The family of my baby's father put me in an apartment, and I stayed clean off and on while my baby daddy was in rehab. After a few months of being clean, I ended up using, and it threw me into labor. In that moment, I knew I needed something to fight for, or else I was going to end up destroying mine and my kids' lives. So, I decided to cross the border and have my baby girl in the US. I left my son with his grandparents in Mexico. I crossed the border knowing that they were going to take my baby away from me, which is exactly what happened. I had her, and then because I had no prenatal care and no history of being seen by a doctor during the pregnancy, they went ahead and drug tested the baby and me.

She came back positive for drugs, and so as expected, they removed her from my custody immediately and placed her in foster care. That gave me a reason to fight. While I was in the hospital, a social worker came to talk to me. I did deny using any drugs because I was scared. Twenty-four hours went by, and I called her up, and I said I needed to tell her my story. She came in, and I told her exactly what was going on. I told her that I needed help, that I was willing to do whatever it took to get my baby back. She recommended that I go into a residential program.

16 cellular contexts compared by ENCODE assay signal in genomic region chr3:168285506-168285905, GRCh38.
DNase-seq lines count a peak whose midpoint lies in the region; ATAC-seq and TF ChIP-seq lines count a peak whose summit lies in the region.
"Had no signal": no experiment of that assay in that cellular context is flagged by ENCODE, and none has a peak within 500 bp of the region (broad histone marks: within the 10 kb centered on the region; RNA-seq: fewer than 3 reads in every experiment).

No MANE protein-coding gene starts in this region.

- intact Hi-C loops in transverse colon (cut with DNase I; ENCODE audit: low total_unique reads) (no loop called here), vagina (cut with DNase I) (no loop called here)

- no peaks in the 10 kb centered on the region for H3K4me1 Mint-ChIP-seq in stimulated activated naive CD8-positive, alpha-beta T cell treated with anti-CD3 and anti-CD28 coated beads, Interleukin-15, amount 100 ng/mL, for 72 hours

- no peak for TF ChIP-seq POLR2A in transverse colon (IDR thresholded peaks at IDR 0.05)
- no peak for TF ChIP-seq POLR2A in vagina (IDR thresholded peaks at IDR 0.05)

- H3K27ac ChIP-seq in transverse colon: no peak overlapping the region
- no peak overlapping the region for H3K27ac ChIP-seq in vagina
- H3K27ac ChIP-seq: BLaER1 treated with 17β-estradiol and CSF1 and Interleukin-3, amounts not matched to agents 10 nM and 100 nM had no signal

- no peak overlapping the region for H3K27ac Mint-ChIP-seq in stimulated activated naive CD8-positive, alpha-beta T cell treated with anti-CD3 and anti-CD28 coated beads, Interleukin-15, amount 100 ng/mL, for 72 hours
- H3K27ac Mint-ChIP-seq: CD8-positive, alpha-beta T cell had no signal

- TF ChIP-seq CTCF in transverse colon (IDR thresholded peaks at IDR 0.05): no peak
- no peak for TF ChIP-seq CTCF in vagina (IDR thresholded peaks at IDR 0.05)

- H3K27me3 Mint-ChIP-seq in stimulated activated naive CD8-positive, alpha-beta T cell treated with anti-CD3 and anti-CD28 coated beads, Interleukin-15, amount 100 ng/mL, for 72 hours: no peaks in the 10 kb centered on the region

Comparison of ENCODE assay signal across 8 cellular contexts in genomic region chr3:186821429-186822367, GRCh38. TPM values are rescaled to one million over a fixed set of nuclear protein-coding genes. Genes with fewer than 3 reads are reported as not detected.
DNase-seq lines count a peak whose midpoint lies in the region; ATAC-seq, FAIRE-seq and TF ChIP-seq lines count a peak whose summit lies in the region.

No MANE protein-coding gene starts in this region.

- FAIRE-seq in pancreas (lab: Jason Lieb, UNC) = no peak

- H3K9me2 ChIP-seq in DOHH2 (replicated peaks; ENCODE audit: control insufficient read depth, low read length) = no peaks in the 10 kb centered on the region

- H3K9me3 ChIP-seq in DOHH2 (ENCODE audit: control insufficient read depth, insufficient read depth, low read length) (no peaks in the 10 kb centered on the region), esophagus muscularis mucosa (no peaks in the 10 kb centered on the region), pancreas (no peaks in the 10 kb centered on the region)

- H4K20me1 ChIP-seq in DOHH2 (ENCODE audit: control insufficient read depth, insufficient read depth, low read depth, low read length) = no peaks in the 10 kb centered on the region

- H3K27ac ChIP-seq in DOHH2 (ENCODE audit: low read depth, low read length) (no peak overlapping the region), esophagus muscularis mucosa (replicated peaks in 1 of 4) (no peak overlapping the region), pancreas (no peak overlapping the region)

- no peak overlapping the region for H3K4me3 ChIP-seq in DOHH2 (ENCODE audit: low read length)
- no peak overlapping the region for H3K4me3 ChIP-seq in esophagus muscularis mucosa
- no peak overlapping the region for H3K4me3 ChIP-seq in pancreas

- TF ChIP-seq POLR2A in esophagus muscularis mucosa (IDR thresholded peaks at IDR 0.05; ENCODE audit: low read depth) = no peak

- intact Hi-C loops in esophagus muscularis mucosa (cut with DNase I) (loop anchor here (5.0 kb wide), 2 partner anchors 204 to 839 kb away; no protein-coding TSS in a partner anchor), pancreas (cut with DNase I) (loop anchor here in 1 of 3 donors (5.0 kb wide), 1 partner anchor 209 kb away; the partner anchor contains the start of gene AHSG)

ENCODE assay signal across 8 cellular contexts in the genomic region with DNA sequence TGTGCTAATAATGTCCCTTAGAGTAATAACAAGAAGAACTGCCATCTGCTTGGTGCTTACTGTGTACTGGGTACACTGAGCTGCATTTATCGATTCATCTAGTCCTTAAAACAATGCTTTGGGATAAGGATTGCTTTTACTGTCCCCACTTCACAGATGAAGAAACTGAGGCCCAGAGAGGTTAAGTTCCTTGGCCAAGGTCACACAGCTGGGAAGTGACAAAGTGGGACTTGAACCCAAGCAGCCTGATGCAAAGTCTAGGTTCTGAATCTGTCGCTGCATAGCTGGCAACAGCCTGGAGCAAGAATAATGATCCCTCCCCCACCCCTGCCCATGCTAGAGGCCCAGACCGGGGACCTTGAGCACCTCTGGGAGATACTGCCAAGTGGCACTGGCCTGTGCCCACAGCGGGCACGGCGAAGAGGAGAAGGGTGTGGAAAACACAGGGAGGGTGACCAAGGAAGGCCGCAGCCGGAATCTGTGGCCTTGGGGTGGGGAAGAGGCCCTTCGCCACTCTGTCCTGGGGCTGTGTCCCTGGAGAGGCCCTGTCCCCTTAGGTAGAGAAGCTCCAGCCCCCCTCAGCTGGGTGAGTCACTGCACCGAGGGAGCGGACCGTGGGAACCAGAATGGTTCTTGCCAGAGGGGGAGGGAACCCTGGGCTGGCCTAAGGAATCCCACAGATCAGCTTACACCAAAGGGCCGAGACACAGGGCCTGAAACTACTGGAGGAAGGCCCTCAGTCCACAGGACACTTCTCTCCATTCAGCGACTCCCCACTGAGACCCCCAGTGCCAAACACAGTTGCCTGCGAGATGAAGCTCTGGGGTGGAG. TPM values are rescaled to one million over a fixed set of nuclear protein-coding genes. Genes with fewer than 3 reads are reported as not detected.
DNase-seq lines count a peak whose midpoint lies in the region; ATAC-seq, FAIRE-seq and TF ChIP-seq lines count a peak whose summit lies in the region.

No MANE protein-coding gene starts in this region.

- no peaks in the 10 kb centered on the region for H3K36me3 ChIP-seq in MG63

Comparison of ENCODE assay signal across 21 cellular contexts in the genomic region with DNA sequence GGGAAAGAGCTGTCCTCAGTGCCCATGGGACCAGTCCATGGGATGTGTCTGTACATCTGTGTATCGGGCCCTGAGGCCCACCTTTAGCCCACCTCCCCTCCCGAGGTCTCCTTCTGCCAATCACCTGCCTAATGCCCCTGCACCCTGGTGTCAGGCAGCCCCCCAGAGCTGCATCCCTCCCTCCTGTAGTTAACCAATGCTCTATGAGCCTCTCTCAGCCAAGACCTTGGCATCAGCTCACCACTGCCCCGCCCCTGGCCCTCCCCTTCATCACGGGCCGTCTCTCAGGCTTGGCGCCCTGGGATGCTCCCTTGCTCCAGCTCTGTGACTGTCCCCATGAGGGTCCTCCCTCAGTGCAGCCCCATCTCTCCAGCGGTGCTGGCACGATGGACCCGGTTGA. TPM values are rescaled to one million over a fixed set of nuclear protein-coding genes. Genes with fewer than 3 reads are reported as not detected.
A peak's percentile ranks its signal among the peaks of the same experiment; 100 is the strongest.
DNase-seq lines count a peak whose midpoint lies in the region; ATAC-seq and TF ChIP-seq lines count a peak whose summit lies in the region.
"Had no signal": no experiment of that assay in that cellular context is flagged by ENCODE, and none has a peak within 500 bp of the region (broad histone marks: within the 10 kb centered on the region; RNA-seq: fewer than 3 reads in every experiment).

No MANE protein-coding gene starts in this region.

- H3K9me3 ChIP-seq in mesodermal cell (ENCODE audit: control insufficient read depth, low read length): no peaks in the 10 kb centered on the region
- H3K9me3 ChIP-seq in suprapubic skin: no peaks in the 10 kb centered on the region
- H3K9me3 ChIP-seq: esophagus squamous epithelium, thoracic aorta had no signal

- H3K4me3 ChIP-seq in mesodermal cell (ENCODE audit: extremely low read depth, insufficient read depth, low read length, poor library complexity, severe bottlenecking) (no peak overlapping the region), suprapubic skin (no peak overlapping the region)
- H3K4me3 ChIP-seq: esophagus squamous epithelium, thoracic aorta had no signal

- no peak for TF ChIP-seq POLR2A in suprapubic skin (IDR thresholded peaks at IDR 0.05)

Temporarily, I was placed in an outpatient setting where I was crossing back and forth into the United States on a daily. IT WAS HARD!! It just wasn't working for me. I told a counselor that I needed to get into residential immediately, and that's what happened.

I went into a residential rehab, and I was there for nine months. I was getting my life together! I would see my baby as instructed by monitored visits and then eventually on weekends. I didn't get to see my oldest because he was in Mexico with his grandparents. Every other weekend though, I went down there to see him. I knew he was okay and well taken care of.

Towards the end of my stay, when I was just about to graduate from the program and was doing good, I received a phone call that my baby's dad had committed suicide. I was devastated felt as though my world was put on halt.